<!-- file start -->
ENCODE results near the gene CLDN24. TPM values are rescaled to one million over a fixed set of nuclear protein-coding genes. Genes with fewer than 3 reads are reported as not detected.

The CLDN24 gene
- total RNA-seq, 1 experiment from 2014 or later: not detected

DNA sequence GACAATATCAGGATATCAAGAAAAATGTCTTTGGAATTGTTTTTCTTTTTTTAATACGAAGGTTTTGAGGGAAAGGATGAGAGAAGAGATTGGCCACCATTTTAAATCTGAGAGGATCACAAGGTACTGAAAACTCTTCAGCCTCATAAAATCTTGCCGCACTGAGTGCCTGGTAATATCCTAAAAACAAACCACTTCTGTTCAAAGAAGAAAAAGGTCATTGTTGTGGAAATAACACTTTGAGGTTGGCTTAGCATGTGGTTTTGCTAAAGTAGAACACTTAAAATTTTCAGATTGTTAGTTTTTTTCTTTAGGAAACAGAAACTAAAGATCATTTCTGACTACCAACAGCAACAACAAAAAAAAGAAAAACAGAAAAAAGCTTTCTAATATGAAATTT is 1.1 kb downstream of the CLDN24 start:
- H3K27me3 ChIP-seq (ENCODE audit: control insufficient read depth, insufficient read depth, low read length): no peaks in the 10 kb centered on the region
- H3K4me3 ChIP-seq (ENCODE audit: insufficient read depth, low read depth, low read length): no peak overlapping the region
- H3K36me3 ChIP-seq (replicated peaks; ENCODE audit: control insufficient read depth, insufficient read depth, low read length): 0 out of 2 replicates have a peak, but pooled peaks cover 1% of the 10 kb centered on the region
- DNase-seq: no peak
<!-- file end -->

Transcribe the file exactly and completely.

ENCODE results near the gene CLDN24. TPM values are rescaled to one million over a fixed set of nuclear protein-coding genes. Genes with fewer than 3 reads are reported as not detected.

The CLDN24 gene
- total RNA-seq, 1 experiment from 2014 or later: not detected

DNA sequence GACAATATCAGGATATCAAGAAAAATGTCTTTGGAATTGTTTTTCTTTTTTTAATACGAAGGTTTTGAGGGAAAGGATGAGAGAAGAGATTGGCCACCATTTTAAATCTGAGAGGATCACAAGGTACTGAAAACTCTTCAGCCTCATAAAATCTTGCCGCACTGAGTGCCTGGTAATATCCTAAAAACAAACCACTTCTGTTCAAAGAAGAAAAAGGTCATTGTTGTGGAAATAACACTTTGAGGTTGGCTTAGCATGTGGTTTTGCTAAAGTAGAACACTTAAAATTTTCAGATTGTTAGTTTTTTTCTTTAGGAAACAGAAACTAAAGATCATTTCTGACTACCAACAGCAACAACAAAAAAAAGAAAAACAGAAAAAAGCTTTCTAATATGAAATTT is 1.1 kb downstream of the CLDN24 start:
- H3K27me3 ChIP-seq (ENCODE audit: control insufficient read depth, insufficient read depth, low read length): no peaks in the 10 kb centered on the region
- H3K4me3 ChIP-seq (ENCODE audit: insufficient read depth, low read depth, low read length): no peak overlapping the region
- H3K36me3 ChIP-seq (replicated peaks; ENCODE audit: control insufficient read depth, insufficient read depth, low read length): 0 out of 2 replicates have a peak, but pooled peaks cover 1% of the 10 kb centered on the region
- DNase-seq: no peak